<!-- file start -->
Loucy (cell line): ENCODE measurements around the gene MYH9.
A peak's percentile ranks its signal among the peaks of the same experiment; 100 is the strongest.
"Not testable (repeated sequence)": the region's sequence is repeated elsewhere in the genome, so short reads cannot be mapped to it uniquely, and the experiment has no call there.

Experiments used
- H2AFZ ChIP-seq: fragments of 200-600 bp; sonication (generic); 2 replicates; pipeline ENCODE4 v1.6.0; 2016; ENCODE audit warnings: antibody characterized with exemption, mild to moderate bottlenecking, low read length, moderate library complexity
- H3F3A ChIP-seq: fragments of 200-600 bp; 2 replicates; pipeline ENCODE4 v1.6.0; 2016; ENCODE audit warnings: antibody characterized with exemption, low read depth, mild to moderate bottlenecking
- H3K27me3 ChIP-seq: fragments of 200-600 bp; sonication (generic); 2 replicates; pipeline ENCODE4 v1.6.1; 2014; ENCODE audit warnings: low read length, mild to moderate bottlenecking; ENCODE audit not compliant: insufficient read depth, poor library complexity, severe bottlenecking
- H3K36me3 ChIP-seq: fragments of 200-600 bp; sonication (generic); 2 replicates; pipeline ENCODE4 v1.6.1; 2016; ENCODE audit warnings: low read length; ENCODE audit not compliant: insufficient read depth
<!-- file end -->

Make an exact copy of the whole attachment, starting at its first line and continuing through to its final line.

Loucy (cell line): ENCODE measurements around the gene MYH9.
A peak's percentile ranks its signal among the peaks of the same experiment; 100 is the strongest.
"Not testable (repeated sequence)": the region's sequence is repeated elsewhere in the genome, so short reads cannot be mapped to it uniquely, and the experiment has no call there.

Experiments used
- H2AFZ ChIP-seq: fragments of 200-600 bp; sonication (generic); 2 replicates; pipeline ENCODE4 v1.6.0; 2016; ENCODE audit warnings: antibody characterized with exemption, mild to moderate bottlenecking, low read length, moderate library complexity
- H3F3A ChIP-seq: fragments of 200-600 bp; 2 replicates; pipeline ENCODE4 v1.6.0; 2016; ENCODE audit warnings: antibody characterized with exemption, low read depth, mild to moderate bottlenecking
- H3K27me3 ChIP-seq: fragments of 200-600 bp; sonication (generic); 2 replicates; pipeline ENCODE4 v1.6.1; 2014; ENCODE audit warnings: low read length, mild to moderate bottlenecking; ENCODE audit not compliant: insufficient read depth, poor library complexity, severe bottlenecking
- H3K36me3 ChIP-seq: fragments of 200-600 bp; sonication (generic); 2 replicates; pipeline ENCODE4 v1.6.1; 2016; ENCODE audit warnings: low read length; ENCODE audit not compliant: insufficient read depth